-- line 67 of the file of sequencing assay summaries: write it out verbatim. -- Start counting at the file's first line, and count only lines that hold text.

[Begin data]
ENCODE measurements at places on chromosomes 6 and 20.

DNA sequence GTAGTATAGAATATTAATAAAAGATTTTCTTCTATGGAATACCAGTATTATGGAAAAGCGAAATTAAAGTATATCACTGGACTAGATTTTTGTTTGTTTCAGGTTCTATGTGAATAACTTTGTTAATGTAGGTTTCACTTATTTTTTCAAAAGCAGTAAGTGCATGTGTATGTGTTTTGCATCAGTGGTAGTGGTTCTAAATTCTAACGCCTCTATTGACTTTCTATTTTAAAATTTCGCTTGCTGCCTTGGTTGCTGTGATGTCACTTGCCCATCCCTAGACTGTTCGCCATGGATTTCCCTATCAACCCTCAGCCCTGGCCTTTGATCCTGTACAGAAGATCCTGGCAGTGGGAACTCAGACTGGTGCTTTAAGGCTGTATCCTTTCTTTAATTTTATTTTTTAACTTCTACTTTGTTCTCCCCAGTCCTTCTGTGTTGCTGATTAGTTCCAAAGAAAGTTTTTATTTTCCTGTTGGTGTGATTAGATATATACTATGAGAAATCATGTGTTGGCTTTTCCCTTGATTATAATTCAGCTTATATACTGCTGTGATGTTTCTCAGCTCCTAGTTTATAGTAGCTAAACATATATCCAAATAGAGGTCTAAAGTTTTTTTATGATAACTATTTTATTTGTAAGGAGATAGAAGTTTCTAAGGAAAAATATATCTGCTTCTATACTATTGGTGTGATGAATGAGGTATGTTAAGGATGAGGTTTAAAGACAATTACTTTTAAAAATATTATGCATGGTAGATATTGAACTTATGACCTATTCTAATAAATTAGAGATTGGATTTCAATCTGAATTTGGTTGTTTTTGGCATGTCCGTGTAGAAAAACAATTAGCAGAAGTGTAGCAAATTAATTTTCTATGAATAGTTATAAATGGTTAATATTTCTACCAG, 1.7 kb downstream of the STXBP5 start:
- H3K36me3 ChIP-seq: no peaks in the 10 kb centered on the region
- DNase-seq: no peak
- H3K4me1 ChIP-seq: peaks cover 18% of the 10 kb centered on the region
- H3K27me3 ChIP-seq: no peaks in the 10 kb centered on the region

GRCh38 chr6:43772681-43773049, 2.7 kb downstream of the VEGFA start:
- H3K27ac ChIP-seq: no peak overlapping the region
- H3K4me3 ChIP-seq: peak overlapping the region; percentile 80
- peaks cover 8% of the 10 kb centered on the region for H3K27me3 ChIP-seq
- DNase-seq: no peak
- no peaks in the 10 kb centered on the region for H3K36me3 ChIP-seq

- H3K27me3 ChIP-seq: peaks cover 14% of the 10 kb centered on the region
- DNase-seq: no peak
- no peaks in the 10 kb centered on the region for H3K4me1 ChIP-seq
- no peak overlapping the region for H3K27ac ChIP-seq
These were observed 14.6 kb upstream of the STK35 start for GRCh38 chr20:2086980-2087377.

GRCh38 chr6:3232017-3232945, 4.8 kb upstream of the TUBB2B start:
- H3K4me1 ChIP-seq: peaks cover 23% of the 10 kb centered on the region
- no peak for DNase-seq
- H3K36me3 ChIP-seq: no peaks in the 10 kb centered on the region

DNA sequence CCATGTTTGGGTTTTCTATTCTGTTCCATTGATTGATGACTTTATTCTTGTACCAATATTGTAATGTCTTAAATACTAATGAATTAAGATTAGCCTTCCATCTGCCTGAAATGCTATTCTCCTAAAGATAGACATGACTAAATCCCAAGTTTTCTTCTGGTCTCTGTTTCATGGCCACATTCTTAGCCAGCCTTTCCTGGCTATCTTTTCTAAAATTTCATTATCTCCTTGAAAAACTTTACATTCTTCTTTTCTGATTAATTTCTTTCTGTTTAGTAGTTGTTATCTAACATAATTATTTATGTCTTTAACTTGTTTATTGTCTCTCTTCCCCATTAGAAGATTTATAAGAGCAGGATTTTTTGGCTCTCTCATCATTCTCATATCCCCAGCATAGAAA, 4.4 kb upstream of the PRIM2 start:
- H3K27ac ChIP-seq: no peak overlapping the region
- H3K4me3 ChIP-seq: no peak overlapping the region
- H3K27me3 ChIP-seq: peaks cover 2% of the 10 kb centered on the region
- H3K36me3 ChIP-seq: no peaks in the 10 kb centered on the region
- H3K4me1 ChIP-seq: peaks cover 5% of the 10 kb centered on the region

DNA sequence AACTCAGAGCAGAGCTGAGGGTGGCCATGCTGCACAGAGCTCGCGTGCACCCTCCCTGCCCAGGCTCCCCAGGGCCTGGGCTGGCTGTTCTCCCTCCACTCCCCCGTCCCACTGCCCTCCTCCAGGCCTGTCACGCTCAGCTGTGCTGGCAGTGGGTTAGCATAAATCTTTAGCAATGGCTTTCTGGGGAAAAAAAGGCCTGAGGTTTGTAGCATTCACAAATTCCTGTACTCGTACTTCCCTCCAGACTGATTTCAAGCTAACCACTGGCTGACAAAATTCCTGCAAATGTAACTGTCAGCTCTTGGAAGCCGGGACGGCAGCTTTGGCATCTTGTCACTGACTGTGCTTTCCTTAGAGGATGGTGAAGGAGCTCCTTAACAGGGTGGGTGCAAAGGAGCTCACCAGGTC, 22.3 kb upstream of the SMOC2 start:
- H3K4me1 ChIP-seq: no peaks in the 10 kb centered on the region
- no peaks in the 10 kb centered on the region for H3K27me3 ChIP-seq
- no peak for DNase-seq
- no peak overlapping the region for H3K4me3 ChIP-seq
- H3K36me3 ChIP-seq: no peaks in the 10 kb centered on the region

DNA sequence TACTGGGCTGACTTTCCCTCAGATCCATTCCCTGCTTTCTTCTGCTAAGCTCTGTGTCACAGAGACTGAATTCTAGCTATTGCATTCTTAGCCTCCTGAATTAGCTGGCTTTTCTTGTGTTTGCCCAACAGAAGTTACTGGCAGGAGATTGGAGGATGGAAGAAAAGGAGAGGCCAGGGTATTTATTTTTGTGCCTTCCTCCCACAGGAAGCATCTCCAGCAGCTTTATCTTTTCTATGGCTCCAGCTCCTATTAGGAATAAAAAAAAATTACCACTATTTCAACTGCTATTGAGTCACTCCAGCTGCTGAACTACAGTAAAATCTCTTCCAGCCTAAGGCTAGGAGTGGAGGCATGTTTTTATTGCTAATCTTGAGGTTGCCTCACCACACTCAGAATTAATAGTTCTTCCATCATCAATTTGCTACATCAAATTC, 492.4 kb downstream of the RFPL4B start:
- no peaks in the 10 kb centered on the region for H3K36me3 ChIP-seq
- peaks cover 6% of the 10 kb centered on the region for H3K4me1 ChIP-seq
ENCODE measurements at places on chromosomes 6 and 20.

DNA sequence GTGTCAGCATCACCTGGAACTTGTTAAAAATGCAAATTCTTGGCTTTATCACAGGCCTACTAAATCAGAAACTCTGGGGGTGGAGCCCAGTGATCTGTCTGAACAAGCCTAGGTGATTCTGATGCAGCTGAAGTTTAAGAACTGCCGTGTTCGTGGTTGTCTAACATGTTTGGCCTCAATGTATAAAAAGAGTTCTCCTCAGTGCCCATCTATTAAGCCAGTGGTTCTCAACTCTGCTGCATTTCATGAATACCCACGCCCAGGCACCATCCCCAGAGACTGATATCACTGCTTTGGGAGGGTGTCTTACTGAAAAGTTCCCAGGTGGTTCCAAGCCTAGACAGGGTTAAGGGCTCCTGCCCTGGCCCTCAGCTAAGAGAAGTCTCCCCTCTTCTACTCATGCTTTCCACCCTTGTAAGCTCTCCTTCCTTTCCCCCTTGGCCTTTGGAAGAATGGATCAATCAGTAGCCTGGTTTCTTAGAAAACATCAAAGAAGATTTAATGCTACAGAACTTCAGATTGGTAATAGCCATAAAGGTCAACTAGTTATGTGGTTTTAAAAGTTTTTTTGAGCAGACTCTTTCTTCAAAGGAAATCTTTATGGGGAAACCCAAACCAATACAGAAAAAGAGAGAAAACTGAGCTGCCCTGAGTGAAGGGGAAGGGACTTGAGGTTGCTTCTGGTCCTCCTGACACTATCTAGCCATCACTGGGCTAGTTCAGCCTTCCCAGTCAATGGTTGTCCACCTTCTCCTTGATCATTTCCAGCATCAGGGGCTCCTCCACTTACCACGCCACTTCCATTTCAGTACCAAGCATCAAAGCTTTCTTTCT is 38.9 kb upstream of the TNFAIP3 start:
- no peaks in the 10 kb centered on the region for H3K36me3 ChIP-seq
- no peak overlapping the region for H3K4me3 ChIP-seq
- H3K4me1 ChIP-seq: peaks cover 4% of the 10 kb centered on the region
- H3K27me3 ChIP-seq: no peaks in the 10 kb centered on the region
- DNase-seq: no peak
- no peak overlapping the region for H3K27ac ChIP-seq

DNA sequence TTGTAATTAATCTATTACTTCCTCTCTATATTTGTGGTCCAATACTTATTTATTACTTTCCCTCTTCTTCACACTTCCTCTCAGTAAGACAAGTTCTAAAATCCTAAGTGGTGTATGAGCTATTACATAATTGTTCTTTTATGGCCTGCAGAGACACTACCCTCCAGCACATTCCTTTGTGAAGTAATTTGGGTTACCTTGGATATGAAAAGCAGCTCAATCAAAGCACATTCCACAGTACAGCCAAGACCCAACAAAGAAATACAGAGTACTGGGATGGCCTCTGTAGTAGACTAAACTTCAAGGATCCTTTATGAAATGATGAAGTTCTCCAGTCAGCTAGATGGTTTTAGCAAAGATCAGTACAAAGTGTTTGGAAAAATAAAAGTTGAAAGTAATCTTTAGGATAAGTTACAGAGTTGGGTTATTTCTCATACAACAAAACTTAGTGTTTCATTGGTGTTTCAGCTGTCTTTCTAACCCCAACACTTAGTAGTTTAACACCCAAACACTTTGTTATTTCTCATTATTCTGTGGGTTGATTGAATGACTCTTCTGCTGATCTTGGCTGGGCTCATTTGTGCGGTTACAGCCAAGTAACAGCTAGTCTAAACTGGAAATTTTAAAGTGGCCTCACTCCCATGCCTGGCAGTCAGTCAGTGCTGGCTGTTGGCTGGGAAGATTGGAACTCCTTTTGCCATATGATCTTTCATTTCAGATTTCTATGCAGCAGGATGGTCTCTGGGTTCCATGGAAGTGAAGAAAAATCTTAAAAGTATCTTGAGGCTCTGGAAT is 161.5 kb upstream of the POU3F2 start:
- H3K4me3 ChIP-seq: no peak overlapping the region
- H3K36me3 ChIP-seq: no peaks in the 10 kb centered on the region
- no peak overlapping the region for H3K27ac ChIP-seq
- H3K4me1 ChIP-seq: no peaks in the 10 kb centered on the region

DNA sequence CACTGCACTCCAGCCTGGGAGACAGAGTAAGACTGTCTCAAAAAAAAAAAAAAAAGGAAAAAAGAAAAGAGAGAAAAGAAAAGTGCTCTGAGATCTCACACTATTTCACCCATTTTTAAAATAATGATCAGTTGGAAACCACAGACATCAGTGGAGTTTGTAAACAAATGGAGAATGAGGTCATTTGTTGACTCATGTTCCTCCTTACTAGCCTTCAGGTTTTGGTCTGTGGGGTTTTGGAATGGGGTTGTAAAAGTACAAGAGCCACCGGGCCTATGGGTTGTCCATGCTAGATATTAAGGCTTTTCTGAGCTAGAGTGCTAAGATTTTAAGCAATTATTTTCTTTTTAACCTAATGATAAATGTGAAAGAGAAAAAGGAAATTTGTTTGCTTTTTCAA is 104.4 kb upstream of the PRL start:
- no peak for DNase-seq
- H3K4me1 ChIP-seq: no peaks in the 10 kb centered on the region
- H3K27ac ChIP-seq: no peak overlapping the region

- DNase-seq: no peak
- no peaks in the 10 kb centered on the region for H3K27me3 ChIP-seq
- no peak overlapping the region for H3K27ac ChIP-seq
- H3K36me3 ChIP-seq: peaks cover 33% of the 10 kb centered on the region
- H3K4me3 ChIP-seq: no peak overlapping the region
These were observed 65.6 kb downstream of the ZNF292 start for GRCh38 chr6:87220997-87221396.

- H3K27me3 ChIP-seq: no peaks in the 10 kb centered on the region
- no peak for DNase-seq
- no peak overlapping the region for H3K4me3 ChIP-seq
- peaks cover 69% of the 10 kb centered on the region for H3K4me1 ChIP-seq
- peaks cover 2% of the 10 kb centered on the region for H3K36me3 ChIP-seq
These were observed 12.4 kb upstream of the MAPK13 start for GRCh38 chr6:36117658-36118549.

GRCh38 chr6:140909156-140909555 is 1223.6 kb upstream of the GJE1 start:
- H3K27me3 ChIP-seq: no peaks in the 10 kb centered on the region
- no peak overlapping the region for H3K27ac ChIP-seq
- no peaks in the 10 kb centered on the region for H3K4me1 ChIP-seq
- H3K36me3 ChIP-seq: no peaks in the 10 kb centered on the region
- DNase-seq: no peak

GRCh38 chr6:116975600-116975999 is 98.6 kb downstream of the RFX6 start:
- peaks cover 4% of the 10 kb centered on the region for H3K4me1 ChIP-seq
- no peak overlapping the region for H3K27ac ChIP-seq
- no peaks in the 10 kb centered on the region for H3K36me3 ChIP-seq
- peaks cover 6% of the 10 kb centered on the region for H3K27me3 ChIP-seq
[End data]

- H3K27me3 ChIP-seq: no peaks in the 10 kb centered on the region